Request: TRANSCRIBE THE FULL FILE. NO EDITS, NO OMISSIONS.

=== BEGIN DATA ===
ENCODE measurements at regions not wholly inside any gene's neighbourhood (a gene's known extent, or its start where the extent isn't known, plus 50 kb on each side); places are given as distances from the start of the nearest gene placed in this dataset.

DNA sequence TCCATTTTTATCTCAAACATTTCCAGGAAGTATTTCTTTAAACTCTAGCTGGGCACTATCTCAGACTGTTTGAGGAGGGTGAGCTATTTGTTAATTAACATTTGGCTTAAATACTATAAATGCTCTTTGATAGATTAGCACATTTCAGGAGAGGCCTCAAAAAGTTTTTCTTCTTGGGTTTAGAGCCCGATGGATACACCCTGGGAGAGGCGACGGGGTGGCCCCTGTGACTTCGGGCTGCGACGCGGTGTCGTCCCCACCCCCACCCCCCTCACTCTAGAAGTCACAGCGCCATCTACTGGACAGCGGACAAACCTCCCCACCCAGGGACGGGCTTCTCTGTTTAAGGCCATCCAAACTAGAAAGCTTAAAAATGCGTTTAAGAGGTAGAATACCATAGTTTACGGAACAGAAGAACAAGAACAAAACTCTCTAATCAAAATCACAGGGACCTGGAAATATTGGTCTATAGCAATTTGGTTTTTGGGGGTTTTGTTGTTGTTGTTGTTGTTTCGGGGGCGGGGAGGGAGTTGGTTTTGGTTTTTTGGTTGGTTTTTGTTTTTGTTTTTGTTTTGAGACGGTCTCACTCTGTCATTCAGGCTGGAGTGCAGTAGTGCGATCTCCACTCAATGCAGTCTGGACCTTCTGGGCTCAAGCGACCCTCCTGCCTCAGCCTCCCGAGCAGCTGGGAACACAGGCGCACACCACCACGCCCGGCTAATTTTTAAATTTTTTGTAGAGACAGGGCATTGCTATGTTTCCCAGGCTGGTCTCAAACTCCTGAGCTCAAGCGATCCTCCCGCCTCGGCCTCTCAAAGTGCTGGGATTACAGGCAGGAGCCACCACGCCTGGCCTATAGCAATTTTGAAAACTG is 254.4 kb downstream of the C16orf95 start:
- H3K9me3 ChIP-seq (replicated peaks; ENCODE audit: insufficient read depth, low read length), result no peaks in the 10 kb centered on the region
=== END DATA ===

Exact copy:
ENCODE measurements at regions not wholly inside any gene's neighbourhood (a gene's known extent, or its start where the extent isn't known, plus 50 kb on each side); places are given as distances from the start of the nearest gene placed in this dataset.

DNA sequence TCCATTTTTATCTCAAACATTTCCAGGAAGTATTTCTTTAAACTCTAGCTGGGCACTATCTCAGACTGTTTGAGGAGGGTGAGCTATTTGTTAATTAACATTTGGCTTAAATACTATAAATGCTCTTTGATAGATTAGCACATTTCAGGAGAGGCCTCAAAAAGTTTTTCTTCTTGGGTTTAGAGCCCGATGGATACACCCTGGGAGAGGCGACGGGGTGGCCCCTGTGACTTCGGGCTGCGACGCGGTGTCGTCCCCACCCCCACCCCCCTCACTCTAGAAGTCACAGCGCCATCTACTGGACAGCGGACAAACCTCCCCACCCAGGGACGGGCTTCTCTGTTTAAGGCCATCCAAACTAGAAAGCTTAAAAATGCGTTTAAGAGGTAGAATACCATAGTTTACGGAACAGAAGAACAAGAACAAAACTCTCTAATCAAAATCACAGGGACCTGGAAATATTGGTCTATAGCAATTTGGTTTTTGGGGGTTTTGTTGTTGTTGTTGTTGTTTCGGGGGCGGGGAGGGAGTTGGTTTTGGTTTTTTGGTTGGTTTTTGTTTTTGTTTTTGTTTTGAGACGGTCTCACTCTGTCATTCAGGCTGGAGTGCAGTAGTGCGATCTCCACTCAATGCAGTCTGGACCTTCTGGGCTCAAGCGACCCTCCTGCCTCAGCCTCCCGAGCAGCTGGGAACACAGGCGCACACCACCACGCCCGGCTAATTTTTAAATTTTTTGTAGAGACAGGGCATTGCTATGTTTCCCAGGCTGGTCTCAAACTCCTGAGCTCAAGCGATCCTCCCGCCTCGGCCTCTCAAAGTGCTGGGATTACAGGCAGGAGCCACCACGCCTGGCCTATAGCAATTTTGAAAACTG is 254.4 kb downstream of the C16orf95 start:
- H3K9me3 ChIP-seq (replicated peaks; ENCODE audit: insufficient read depth, low read length), result no peaks in the 10 kb centered on the region